A lot of people confuse bolognese with a regular meat sauce. The truth is: Both are similar, however traditional meat sauce normally uses a tomato sauce for a base, while bolognese uses a base of stock, wine, tomato paste, and vegetables. This recipe comes from Bon Appetit magazine. It truly is a classic, and the final dish is beautiful. The ribbons of tender fettucini pasta are the perfect pair for the richness of the meaty sauce.
If you’re looking for something to warm your bones this winter, make this dish immediately.
2 tablespoons extra-virgin olive oil
2 medium onions, finely chopped (about 1½ cups)
2 celery stalks, finely chopped (about 1 cup)
2 carrots, peeled and finely chopped (about ¾ cup)
6 ounces lean ground beef
6 ounces ground veal
3 ounces thinly sliced pancetta, finely chopped
½ cup dry red wine
3 cups beef stock, divided
3 tablespoons tomato paste
Kosher salt and freshly ground black pepper
1 cup whole milk
1 pound tagliatelle or fettuccine
Finely grated Parmesan for serving
- Heat oil in a large, heavy pot over medium-high heat. Add onions, celery, and carrots. Sauté until soft, for about 8-10 minutes.
- Add beef, veal, and pancetta and sauté, breaking up the meat with a spoon until browned (about 15 minutes). Add wine. Boil for about one minute, stirring often and scraping up browned bits.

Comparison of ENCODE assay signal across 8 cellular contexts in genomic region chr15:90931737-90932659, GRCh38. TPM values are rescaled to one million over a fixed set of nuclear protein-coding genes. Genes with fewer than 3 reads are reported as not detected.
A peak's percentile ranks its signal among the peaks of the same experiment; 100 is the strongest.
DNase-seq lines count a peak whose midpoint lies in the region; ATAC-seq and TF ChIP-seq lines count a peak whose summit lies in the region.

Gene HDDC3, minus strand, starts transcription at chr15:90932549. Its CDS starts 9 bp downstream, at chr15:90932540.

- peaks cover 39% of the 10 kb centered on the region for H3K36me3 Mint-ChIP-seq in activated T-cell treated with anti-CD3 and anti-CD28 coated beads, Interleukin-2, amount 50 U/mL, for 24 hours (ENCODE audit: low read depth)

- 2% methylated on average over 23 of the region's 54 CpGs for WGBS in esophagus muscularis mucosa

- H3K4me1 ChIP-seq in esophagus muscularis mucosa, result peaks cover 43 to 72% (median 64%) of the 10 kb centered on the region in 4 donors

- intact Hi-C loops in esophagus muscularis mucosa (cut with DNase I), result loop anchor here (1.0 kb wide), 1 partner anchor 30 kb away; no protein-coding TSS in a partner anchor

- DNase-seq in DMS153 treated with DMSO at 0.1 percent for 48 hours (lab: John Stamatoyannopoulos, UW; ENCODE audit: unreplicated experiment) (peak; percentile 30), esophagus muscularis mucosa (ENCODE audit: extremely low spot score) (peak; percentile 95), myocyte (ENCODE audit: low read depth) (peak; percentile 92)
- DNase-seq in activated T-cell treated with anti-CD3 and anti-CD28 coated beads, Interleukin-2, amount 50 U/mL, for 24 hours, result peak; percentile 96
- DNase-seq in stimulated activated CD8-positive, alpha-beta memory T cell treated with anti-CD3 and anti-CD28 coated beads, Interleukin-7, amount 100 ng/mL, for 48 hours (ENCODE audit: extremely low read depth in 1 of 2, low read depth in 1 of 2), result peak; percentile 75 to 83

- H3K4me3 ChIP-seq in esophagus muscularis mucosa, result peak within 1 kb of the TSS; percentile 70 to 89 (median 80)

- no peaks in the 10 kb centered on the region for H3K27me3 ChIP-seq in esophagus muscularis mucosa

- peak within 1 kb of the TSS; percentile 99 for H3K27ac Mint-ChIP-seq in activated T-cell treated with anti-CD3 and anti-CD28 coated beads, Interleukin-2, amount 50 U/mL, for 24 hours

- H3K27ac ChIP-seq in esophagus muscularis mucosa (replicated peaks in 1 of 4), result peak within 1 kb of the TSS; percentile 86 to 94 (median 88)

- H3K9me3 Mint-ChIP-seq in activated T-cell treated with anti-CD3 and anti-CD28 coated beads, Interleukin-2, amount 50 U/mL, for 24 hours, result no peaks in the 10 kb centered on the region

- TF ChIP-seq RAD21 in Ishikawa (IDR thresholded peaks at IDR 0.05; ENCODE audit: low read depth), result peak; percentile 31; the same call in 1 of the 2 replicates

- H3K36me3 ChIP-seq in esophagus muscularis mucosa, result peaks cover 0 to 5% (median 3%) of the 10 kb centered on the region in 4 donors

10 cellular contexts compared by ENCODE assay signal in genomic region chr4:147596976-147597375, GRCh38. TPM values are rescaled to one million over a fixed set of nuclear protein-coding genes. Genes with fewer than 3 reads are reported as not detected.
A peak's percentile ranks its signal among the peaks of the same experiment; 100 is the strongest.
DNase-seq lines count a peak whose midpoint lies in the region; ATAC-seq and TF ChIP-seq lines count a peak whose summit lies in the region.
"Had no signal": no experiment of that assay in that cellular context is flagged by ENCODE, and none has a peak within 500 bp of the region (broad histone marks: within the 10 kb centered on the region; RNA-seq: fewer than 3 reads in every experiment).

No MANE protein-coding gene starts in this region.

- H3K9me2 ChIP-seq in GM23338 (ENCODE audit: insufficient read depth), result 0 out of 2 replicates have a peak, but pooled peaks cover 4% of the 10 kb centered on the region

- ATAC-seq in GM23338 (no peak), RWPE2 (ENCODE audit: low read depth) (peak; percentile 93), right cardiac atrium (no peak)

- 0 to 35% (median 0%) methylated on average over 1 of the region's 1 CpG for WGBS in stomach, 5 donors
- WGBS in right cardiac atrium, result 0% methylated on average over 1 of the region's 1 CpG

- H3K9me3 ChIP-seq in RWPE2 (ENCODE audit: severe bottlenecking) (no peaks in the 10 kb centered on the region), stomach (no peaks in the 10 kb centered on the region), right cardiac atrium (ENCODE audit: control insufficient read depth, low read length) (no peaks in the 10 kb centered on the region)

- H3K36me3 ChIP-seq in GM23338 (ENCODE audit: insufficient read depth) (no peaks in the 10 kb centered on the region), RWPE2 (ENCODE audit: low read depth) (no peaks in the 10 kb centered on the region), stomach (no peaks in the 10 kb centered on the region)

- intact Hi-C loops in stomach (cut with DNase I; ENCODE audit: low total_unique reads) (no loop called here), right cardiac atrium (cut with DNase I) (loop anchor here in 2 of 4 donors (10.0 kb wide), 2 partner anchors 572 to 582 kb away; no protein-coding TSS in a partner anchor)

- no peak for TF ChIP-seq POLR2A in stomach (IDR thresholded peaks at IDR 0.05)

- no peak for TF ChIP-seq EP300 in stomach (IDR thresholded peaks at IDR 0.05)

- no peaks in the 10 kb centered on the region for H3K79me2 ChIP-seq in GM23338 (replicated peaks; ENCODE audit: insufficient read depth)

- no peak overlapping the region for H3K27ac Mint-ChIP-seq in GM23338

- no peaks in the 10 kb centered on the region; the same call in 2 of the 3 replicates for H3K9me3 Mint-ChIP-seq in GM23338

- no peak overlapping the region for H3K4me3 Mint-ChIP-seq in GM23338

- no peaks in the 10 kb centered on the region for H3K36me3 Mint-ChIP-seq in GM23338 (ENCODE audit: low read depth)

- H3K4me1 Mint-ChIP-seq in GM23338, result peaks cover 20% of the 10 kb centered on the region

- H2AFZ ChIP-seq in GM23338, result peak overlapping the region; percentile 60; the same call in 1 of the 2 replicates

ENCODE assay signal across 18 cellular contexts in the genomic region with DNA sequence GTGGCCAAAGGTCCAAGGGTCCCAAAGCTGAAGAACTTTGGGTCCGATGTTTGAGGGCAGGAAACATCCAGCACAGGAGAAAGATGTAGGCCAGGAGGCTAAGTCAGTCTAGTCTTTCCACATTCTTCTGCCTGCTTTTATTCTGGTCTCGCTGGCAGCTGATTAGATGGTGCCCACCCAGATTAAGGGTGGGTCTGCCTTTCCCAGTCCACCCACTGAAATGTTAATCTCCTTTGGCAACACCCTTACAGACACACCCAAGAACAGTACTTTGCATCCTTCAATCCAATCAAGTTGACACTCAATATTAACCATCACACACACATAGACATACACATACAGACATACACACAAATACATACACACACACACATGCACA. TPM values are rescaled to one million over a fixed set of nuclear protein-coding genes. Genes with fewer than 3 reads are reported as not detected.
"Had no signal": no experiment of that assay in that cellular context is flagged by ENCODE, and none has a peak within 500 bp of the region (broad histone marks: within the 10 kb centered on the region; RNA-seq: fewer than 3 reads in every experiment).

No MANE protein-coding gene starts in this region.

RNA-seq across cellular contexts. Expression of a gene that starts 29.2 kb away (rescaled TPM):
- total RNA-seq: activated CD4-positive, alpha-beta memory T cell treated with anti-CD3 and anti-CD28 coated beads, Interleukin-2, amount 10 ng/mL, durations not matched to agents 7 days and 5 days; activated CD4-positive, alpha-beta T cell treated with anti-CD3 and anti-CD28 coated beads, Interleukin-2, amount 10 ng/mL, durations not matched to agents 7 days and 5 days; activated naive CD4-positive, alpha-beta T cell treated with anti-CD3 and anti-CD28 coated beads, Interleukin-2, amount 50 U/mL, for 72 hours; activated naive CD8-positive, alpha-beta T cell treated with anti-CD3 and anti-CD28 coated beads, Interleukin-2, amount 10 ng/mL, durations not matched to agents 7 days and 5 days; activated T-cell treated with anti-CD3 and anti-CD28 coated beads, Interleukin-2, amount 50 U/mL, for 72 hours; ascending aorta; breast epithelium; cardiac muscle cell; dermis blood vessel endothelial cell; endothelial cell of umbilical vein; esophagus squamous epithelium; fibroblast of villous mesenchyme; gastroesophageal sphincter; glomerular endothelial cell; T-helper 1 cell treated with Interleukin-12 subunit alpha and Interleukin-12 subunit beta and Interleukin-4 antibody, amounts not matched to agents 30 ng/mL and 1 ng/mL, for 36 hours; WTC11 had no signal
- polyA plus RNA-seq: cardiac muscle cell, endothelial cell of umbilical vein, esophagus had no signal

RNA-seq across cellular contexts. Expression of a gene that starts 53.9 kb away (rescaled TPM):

- Add 2½ cups stock and tomato paste, and stir to blend. Reduce the heat to very low and gently simmer, stirring occasionally, until flavors meld (about 1½ hours). Season with salt and pepper.
- Bring milk to a simmer in a small saucepan, and gradually add to the sauce. Cover the sauce with a lid slightly ajar, and simmer over low heat, stirring occasionally until milk is absorbed (about 45 minutes), adding more stock by ¼-cupfuls to thin if needed.
- This bolognese can be made 2 days ahead. Chill uncovered until cold, then cover and keep chilled. Rewarm before continuing.
- When ready to serve, bring a large pot of water to a boil. Season with salt, add pasta, and cook, stirring occasionally until 1 minute before al dente. Drain, reserving ½ cup pasta water.
- Transfer ragù to a large skillet over medium-high heat. Add pasta and toss to coat. Stir in some of the reserved pasta water by tablespoonfuls if the sauce seems dry.
- Serve with Parmesan.